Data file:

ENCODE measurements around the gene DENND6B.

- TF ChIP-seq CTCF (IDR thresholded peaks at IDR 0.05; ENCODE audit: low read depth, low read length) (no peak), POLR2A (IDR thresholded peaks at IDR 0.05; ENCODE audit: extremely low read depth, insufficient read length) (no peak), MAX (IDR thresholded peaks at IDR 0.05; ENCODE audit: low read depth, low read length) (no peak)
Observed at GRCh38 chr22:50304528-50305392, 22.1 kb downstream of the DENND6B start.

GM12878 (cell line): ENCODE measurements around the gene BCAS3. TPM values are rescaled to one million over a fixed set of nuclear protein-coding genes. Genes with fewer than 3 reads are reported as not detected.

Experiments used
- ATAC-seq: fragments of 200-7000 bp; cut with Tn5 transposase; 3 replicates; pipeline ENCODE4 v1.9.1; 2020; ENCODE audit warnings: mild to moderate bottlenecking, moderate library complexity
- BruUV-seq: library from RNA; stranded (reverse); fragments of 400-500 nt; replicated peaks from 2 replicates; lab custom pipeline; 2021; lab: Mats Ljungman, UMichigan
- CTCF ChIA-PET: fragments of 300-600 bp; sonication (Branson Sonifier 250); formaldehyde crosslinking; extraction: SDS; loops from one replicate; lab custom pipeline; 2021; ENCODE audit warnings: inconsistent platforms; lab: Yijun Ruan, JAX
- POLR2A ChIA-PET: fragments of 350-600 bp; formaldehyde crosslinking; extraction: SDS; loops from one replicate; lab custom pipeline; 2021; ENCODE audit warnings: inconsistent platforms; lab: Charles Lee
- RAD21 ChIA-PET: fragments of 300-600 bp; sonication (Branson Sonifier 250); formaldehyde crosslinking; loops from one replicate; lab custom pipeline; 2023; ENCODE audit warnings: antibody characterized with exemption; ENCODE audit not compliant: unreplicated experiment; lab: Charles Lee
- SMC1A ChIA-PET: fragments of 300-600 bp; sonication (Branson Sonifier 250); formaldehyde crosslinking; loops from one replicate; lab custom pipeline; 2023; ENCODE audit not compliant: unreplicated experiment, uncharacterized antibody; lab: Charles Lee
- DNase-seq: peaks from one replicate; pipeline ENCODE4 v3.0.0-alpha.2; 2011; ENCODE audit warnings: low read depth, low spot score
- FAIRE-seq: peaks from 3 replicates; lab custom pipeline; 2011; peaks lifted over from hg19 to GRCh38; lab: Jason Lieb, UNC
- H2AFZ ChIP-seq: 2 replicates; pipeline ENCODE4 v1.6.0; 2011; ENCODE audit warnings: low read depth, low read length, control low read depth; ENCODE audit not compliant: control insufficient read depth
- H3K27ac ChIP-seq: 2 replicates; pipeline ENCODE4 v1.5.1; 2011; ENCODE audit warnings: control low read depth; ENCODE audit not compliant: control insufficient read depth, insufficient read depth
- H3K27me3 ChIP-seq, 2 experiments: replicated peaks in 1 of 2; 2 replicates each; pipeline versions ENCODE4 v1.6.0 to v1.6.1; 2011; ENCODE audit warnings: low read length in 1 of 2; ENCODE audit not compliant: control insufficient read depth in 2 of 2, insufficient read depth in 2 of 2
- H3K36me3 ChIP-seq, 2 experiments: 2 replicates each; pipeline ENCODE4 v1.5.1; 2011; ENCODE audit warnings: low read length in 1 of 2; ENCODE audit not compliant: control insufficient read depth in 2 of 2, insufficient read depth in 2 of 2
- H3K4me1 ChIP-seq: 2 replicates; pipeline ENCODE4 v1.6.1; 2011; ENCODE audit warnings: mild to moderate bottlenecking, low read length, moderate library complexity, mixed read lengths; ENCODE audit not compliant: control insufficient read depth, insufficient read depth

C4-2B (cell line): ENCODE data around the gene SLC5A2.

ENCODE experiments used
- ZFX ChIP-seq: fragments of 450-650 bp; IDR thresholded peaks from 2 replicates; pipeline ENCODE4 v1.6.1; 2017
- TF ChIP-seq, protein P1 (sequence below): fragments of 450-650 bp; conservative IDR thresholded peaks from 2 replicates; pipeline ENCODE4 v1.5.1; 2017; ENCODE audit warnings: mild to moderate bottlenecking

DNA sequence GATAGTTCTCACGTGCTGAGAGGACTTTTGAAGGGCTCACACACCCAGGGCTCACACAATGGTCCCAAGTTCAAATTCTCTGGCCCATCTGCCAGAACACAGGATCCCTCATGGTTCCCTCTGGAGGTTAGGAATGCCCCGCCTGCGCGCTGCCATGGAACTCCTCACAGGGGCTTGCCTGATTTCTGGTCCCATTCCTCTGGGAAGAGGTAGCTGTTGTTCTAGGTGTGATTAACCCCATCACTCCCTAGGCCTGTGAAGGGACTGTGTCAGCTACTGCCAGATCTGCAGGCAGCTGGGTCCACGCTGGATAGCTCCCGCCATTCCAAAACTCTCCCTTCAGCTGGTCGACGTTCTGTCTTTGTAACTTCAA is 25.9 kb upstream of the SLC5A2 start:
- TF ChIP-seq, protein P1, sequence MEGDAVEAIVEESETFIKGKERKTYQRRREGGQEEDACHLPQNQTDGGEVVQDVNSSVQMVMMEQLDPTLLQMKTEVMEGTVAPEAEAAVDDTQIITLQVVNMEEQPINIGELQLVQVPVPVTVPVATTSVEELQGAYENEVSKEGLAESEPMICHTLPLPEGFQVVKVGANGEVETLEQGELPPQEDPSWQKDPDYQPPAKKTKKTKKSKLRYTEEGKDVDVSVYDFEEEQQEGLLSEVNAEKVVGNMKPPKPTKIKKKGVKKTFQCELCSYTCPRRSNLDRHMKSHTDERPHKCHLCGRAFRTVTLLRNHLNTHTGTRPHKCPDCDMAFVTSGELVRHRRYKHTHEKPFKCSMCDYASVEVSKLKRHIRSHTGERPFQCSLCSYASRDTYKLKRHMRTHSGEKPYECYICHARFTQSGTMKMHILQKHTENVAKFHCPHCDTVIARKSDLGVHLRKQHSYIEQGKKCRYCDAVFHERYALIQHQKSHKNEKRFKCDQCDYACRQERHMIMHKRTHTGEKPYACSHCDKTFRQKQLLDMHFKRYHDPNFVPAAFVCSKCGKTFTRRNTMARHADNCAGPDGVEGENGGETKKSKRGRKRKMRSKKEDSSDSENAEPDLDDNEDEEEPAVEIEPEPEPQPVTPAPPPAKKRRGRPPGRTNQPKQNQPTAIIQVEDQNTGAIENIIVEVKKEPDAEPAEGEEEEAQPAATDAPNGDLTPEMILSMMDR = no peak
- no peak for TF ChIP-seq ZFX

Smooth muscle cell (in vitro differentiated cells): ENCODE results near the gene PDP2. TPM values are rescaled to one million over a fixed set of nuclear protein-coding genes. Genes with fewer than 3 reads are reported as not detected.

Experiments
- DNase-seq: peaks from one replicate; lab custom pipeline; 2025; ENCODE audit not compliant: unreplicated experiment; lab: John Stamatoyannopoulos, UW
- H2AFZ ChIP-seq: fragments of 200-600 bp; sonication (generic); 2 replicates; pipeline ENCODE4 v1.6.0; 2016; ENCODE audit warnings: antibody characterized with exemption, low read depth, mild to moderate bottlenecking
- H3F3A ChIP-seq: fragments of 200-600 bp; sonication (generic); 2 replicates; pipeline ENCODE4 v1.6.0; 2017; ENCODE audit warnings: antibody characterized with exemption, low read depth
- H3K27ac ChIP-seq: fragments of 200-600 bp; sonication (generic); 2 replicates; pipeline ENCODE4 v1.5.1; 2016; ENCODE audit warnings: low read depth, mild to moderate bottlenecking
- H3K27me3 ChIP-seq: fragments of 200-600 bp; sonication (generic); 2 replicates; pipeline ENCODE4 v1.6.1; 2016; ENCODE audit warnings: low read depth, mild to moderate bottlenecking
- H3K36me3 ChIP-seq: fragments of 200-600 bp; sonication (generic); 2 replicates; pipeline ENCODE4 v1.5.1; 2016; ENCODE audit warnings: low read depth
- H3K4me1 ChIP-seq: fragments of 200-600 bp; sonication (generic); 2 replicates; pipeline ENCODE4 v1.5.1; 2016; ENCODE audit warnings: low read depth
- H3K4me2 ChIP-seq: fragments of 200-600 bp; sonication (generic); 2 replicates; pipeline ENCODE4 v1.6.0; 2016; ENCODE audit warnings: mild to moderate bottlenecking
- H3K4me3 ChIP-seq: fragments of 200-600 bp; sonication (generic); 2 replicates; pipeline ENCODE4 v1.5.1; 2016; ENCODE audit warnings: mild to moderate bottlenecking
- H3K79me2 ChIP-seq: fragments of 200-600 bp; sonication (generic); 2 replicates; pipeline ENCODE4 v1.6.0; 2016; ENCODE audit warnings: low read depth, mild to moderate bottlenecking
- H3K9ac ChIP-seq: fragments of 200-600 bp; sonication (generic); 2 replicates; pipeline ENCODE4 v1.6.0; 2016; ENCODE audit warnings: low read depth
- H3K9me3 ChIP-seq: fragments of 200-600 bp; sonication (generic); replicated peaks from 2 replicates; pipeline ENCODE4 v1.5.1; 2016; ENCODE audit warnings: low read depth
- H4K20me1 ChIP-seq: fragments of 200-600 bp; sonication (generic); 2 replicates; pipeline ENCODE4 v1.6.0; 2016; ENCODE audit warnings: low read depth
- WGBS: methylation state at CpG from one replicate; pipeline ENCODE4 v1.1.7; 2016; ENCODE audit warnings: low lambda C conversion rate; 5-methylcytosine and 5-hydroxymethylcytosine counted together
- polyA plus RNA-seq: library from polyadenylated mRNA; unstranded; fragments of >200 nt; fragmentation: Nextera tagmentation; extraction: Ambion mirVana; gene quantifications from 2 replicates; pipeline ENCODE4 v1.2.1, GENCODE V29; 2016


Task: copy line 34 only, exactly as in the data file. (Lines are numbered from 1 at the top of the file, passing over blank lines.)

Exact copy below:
- H3K4me1 ChIP-seq: fragments of 200-600 bp; sonication (generic); 2 replicates; pipeline ENCODE4 v1.5.1; 2016; ENCODE audit warnings: low read depth